Presented By
O’Reilly + Cloudera
Make Data Work
March 25-28, 2019
San Francisco, CA

Big data for managers

Michael Li (The Data Incubator), Rich Ott (The Data Incubator)
Monday, March 25 & Tuesday, March 26, 9:00am - 5:00pm
Strata Business Summit
Location: 2010
Average rating: ****.
(4.50, 4 ratings)

Participants should plan to attend both days of this 2-day training course. To attend training courses, you must register for a Platinum or Training pass; does not include access to tutorials on Tuesday.

Michael Li and Rich Ott offer a nontechnical overview of AI and data science. Learn common techniques, how to apply them in your organization, and common pitfalls to avoid. You’ll pick up the language and develop a framework to be able to effectively engage with technical experts and utilize their input and analysis for your business’s strategic priorities and decision making.

What you'll learn, and how you can apply it

  • Identify and prioritize which projects a company should pursue
  • Identify potential pitfalls in projects before they start
  • Communicate business objectives to data professionals
  • Understand the business implications of technical decisions and assess the risk-reward trade-offs of different projects
  • Translate data science insights for business professionals and decision makers

This training is for you because...

  • You're a business professional who wants to learn about big data.
  • You work with data scientists or analysts regularly.
  • You manage teams or projects with a significant data component.
  • You find yourself translating between data and management.

Michael Li and Rich Ott offer a nontechnical overview of AI and data science. Learn common techniques, how to apply them in your organization, and common pitfalls to avoid. You’ll pick up the language and develop a framework to be able to effectively engage with technical experts and utilize their input and analysis for your business’s strategic priorities and decision making.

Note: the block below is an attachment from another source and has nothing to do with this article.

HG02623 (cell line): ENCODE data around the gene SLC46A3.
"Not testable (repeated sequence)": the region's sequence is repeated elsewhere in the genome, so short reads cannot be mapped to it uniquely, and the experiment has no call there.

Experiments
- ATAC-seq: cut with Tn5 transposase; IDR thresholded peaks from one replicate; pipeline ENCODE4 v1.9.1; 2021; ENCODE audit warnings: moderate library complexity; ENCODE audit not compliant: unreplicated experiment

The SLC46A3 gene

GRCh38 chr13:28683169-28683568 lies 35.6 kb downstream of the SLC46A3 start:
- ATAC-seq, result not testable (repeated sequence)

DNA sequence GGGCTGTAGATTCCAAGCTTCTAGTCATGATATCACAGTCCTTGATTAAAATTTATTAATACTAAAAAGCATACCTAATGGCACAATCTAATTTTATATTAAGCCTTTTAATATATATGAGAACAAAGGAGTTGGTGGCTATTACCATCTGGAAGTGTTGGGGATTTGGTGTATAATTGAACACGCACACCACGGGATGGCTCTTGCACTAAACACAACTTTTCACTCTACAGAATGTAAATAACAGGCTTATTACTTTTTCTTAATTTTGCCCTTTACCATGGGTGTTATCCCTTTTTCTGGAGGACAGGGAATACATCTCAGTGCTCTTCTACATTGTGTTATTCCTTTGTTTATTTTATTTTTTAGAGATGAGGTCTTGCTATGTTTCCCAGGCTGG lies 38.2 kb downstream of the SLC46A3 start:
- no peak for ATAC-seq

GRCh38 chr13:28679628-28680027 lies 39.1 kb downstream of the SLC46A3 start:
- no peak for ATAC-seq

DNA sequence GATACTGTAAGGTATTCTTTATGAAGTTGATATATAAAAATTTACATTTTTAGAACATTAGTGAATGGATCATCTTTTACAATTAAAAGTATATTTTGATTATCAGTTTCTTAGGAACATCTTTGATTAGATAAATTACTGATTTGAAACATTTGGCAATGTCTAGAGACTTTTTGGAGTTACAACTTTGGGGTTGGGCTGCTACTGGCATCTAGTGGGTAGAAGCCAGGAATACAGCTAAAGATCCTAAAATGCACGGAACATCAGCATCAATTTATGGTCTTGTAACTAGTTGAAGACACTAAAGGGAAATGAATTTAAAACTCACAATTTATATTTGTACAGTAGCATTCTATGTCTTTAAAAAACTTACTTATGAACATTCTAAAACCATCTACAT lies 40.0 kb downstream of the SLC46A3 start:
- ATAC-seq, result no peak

Outline

Introduction to AI and data science

  • Terms and definitions: What does machine learning mean?
  • Historical context and present day
  • Drivers for AI and data science
  • What’s so different about big data?
  • “AI is eating the world.”
  • Making AI practical

Algorithms and techniques

  • Data formats, databases, and schemas
  • Evaluating model performance and validating models
  • Terminology: Regression, classification, supervised, and unsupervised
  • Advanced models: Random forests, support vector machines, deep learning, and neural
    networks

Industry use cases

  • Finance
  • Healthcare
  • Industrial
  • Technology

AI within the organization

  • Maturity levels for AI
  • Evaluating good projects for AI
  • Build versus buy and hire versus train
  • Skills, tools, and platforms needed for AI
  • Structuring data and AI initiatives within your organization: Successful and cautionary
    tales

Common pitfalls and fallacies in AI and data science

  • AI and data science in the headlines: The good, the bad, and the ugly
  • Legal and regulatory implications
  • Litigation and liabilities of bad data science
  • Common fallacies in data science and AI
  • Lying with statistics and how to spot it

About your instructors

Photo of Michael Li

Tianhui Michael Li is the founder and president of the Data Incubator, a data science training and placement firm. Michael bootstrapped the company and navigated it to a successful sale to the Pragmatic Institute. Previously, he headed monetization data science at Foursquare and has worked at Google, Andreessen Horowitz, J.P. Morgan, and D.E. Shaw. He’s a regular contributor to the Wall Street JournalTech CrunchWiredFast CompanyHarvard Business ReviewMIT Sloan Management ReviewEntrepreneurVenture Beat, Tech Target, and O’Reilly. Michael was a postdoc at Cornell Tech, a PhD at Princeton, and a Marshall Scholar in Cambridge.

Photo of Rich Ott

Richard Ott is a data scientist in residence at the Data Incubator, where he combines his interest in data with his love of teaching. Previously, he was a data scientist and software engineer at Verizon. Rich holds a PhD in particle physics from the Massachusetts Institute of Technology, which he followed with postdoctoral research at the University of California, Davis.

Conference registration

Get the Platinum pass or the Training pass to add this course to your package.